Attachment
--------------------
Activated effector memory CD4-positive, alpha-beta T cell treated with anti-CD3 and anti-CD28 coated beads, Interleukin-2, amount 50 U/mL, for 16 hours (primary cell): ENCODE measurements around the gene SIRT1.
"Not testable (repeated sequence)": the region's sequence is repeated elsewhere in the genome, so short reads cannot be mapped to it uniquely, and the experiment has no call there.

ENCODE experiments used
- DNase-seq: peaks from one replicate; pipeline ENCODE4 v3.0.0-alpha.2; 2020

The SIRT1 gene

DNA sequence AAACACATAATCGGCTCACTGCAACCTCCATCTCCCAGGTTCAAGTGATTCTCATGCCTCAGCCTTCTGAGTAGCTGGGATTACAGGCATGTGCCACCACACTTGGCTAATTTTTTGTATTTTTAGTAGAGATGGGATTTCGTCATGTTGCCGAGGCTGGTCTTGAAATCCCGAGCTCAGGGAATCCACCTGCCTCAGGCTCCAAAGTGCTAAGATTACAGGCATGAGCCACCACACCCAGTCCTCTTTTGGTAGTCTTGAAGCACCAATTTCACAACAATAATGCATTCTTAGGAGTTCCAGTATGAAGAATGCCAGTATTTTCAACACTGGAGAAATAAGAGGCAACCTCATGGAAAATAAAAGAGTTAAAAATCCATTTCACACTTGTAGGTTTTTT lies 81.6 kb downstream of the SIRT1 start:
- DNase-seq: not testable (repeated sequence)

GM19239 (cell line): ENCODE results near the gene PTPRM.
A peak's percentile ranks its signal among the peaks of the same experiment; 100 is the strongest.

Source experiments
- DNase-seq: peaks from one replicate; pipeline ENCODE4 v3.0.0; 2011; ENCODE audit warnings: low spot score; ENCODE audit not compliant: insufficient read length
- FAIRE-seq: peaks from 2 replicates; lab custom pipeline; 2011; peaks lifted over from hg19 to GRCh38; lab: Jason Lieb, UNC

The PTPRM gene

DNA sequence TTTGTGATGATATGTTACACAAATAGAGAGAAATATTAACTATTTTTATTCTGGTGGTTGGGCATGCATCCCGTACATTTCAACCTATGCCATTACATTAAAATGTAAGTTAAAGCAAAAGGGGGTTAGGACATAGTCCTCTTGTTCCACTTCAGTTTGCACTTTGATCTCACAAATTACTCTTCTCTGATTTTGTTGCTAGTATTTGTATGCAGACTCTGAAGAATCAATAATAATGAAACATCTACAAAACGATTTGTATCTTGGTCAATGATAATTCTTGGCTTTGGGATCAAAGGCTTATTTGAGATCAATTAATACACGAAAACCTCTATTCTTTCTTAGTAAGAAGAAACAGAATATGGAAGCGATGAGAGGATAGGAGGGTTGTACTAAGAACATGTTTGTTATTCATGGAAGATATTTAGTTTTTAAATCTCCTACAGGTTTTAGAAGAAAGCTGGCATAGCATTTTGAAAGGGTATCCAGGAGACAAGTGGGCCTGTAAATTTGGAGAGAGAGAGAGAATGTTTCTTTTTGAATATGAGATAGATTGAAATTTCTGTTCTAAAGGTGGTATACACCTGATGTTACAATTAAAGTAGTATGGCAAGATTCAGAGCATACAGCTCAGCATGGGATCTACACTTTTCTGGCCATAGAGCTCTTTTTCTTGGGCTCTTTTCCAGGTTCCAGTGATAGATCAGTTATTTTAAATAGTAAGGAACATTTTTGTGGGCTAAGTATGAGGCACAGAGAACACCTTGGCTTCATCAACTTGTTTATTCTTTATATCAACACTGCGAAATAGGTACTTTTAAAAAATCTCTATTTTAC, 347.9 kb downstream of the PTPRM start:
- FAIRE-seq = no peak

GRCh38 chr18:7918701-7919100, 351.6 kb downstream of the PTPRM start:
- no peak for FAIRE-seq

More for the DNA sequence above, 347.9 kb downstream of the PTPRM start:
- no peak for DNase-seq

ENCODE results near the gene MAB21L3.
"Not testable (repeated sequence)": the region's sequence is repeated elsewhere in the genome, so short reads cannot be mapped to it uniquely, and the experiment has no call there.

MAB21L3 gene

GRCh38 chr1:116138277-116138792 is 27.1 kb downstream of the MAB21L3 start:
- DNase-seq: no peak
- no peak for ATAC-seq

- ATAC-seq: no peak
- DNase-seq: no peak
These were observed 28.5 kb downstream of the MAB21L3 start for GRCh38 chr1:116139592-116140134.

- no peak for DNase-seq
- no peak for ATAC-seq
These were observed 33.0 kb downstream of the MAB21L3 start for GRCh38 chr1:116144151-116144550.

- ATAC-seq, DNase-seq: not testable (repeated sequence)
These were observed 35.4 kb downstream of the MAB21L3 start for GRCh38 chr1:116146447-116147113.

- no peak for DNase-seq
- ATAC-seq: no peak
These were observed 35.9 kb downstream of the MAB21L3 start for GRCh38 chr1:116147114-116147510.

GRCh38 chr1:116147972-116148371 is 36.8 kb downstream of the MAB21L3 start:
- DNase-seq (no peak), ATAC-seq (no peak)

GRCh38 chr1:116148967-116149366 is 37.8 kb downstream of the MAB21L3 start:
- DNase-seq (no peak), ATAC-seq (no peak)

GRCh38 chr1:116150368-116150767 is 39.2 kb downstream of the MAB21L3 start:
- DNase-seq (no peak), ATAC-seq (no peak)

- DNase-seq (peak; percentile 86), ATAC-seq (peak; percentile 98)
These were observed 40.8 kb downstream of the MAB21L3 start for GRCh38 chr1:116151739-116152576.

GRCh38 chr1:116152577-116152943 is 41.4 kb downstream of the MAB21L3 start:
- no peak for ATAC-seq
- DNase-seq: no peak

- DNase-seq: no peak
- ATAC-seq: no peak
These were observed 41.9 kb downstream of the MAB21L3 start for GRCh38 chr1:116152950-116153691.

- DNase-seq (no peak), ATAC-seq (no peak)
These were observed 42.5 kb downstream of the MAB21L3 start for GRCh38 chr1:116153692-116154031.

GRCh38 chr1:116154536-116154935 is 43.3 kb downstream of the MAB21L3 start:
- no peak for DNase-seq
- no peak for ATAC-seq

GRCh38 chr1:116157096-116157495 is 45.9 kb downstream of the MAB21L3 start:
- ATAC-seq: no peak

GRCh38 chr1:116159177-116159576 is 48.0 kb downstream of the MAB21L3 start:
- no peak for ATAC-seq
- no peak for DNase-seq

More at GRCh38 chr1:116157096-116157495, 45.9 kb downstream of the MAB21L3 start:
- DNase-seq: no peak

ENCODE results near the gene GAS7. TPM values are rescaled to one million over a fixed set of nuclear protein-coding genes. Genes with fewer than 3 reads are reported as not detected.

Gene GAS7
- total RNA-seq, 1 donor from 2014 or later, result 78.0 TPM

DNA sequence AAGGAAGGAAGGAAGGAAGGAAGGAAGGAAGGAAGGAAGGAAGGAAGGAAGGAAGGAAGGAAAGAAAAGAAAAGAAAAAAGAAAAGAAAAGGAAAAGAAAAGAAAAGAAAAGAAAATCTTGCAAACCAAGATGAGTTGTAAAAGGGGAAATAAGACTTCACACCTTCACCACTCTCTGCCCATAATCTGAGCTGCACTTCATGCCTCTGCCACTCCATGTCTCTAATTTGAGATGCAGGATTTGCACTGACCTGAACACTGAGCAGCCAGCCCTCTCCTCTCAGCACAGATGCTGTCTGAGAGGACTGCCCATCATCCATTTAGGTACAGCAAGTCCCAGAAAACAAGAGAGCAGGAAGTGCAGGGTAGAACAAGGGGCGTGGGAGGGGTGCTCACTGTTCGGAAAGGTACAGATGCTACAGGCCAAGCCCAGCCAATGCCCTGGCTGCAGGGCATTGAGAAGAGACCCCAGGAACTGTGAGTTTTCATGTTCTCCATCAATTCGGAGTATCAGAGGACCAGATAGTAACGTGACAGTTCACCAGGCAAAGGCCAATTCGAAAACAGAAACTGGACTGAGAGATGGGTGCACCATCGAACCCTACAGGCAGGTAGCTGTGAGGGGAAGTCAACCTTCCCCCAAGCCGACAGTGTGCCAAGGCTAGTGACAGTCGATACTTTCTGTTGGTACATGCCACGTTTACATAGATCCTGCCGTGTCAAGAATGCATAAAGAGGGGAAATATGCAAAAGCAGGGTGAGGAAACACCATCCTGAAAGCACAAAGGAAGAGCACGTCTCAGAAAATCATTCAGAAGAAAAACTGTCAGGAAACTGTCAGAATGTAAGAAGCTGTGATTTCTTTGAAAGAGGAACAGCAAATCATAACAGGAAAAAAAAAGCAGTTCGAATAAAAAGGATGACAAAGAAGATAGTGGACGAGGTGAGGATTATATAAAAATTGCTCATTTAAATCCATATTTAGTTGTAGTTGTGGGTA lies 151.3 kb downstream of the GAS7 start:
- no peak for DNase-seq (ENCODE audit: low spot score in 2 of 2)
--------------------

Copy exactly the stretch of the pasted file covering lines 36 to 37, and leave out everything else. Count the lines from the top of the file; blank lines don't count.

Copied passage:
These were observed 35.9 kb downstream of the MAB21L3 start for GRCh38 chr1:116147114-116147510.

GRCh38 chr1:116147972-116148371 is 36.8 kb downstream of the MAB21L3 start: